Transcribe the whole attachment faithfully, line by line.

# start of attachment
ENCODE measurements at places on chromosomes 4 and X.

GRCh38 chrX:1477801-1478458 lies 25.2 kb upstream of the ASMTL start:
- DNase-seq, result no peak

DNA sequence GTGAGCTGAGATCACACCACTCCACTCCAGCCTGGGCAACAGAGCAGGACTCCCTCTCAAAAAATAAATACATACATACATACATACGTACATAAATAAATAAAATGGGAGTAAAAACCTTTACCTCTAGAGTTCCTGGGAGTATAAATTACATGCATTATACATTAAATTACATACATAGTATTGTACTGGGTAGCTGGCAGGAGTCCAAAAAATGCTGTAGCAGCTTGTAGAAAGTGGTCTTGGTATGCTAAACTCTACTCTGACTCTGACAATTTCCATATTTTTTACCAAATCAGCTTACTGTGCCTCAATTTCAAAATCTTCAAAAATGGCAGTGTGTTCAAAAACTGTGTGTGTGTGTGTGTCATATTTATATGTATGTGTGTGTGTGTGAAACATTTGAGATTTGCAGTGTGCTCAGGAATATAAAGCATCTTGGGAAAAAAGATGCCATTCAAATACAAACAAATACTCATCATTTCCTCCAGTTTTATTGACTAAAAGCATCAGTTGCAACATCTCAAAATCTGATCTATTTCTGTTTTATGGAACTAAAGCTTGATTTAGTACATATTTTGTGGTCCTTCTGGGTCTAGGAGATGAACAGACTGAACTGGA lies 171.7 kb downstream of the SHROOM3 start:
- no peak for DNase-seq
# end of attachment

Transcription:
ENCODE measurements at places on chromosomes 4 and X.

GRCh38 chrX:1477801-1478458 lies 25.2 kb upstream of the ASMTL start:
- DNase-seq, result no peak

DNA sequence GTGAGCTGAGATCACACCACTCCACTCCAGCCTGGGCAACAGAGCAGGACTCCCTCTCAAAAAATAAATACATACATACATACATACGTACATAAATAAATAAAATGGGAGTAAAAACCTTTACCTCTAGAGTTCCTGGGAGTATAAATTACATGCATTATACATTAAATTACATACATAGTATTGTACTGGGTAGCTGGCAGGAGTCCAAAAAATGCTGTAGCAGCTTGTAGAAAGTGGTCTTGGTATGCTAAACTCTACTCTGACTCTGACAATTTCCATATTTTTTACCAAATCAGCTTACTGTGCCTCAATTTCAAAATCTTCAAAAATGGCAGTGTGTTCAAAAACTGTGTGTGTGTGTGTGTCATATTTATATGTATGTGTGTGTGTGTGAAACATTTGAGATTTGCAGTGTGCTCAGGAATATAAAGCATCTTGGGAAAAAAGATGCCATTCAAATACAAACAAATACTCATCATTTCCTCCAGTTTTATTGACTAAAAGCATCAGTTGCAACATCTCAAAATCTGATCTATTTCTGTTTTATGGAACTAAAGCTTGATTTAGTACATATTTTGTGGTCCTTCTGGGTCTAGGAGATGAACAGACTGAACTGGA lies 171.7 kb downstream of the SHROOM3 start:
- no peak for DNase-seq